Tax treaties are an arcane but important part of the international trade and investment system. When a business from one jurisdiction invests in another, the question then arises as to which jurisdiction gets to tax which bits of the income that the investment generates. So countries have for years signed Double Tax Treaties or Double Tax Agreements (DTAs) with each other, to sort out these and other questions. Since the global treaty system began to emerge (after Austria-Hungary signed one with Prussia in 1899), the core aim of the system’s designers has been to make sure that multinationals don’t get taxed twice on the same income: so-called ‘double taxation’. Countries sign them because they think they will attract (and smooth the flow of) inward investment.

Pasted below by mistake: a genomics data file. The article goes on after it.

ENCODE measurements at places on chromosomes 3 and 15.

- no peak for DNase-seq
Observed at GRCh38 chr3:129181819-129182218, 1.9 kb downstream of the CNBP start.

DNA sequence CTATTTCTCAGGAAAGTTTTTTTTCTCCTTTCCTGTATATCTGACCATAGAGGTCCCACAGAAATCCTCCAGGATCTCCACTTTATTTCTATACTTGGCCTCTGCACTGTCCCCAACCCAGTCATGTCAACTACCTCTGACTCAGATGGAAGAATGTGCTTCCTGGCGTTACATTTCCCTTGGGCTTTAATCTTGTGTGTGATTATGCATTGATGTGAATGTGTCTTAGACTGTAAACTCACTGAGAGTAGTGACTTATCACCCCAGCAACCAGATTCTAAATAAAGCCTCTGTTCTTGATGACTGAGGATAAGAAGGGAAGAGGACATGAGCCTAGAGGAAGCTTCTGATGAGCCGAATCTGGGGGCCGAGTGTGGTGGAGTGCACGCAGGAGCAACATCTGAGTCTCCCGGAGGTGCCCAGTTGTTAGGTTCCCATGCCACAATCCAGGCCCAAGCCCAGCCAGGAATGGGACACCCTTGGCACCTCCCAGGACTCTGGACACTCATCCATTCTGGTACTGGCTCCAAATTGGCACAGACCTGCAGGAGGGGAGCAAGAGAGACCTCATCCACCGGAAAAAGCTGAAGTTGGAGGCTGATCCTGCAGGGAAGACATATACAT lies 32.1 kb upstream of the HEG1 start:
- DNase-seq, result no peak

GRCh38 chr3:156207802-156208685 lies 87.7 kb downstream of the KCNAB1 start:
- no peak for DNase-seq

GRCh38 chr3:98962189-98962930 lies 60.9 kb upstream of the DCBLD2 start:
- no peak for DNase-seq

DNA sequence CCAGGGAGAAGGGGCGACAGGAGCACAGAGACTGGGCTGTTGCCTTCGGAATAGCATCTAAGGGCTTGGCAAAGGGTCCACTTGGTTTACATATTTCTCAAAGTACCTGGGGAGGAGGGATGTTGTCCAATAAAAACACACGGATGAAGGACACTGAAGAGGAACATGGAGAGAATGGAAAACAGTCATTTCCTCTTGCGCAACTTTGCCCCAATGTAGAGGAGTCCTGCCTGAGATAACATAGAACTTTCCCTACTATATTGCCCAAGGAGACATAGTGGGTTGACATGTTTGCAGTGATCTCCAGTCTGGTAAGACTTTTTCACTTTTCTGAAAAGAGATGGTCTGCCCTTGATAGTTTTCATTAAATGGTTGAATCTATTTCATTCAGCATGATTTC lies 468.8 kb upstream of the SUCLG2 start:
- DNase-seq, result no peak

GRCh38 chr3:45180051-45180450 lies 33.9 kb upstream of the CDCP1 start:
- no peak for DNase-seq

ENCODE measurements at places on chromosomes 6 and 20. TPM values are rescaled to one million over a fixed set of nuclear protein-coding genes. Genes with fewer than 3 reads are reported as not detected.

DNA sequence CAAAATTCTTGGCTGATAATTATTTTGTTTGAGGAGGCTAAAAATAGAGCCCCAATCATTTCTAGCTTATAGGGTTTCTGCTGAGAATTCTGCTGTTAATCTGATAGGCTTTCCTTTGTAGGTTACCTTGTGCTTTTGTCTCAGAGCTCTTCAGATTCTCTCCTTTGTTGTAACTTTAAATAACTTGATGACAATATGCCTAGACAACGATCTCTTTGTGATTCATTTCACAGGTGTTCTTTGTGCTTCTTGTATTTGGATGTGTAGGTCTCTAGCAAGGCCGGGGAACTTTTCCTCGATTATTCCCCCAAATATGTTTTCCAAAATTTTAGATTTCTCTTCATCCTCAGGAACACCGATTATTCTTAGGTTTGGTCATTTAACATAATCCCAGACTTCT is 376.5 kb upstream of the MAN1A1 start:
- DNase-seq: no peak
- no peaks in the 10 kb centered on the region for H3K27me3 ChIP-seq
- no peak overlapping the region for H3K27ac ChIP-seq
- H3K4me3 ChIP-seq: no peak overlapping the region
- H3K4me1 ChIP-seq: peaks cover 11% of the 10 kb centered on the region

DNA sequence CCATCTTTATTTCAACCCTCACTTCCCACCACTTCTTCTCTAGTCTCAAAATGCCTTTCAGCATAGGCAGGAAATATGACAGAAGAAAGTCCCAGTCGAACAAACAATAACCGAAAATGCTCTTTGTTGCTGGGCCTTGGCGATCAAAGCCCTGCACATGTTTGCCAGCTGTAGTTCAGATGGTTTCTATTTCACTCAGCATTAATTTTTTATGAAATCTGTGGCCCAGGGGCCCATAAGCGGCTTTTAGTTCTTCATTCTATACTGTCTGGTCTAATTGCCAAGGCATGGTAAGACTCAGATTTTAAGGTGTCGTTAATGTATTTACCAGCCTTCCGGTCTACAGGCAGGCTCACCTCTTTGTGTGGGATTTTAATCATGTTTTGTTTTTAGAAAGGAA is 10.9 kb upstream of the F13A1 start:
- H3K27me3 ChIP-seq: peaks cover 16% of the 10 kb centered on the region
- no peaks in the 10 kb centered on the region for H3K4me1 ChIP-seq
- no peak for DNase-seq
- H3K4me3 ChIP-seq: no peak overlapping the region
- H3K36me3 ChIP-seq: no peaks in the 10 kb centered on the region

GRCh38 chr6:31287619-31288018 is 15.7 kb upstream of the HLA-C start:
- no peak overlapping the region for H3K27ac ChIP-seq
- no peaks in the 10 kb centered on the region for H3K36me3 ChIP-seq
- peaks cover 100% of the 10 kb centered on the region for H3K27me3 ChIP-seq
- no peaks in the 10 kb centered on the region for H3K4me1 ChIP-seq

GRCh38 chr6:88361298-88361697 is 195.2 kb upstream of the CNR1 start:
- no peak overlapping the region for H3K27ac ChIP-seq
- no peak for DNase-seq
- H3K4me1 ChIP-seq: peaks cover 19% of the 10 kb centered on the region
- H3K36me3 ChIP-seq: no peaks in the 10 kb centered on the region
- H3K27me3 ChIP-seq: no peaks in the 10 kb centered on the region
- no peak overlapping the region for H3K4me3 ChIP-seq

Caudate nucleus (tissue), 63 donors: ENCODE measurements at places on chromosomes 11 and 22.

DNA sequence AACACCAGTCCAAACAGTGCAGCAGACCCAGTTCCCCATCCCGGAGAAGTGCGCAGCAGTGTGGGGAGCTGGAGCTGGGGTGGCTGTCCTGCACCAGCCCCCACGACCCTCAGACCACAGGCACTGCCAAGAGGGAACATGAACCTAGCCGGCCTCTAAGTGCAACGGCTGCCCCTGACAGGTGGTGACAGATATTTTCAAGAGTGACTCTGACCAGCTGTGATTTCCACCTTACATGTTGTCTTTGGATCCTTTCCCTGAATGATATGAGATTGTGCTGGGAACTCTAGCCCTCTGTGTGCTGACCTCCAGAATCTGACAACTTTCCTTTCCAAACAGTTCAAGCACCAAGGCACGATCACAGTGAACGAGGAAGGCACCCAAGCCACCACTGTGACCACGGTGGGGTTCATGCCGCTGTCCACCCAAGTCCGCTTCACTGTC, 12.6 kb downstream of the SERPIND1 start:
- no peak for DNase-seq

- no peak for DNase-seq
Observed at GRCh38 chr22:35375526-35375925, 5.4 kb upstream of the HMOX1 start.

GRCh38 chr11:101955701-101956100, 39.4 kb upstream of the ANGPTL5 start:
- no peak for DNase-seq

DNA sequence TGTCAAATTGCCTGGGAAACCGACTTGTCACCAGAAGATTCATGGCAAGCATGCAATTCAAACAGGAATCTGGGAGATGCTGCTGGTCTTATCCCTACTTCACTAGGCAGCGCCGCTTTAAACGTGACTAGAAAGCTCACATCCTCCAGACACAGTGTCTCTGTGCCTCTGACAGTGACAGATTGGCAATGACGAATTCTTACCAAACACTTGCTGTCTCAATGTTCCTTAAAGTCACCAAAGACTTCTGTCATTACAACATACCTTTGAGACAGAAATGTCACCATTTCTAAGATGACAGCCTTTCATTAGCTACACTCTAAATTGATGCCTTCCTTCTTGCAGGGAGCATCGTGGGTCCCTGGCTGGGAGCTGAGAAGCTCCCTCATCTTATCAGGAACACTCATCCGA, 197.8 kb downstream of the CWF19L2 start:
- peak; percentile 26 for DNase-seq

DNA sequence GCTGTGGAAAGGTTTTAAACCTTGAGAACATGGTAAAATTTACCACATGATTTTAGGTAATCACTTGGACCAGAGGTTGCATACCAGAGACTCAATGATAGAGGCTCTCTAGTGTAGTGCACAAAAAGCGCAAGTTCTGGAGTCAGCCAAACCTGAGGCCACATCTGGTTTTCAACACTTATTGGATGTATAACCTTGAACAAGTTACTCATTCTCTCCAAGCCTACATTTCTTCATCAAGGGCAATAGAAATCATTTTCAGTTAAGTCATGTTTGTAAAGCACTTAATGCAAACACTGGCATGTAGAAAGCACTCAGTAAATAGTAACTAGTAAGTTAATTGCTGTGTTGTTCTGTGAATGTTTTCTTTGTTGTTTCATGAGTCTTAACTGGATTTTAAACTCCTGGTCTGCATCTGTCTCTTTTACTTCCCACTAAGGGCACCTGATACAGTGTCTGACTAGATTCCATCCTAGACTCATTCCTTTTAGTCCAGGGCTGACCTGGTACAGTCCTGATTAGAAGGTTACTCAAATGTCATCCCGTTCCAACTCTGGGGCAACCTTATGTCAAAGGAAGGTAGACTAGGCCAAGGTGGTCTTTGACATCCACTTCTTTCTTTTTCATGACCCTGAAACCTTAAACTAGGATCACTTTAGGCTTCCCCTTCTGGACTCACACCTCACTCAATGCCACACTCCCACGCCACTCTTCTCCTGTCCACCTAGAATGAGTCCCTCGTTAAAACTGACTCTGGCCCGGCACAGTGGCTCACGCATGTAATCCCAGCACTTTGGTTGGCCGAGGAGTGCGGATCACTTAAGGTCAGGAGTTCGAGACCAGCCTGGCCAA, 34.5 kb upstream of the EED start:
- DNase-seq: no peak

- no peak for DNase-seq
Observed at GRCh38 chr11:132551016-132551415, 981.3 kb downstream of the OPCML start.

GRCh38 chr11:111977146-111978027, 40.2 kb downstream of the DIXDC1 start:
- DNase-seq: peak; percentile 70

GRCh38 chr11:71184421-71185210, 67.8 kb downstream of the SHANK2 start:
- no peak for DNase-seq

This will make their country more ‘competitive,’ the thinking goes.
All of which may sound like perfectly reasonable ideas. But of course, beneath these reasonable ideas there’s a world of possible mischief.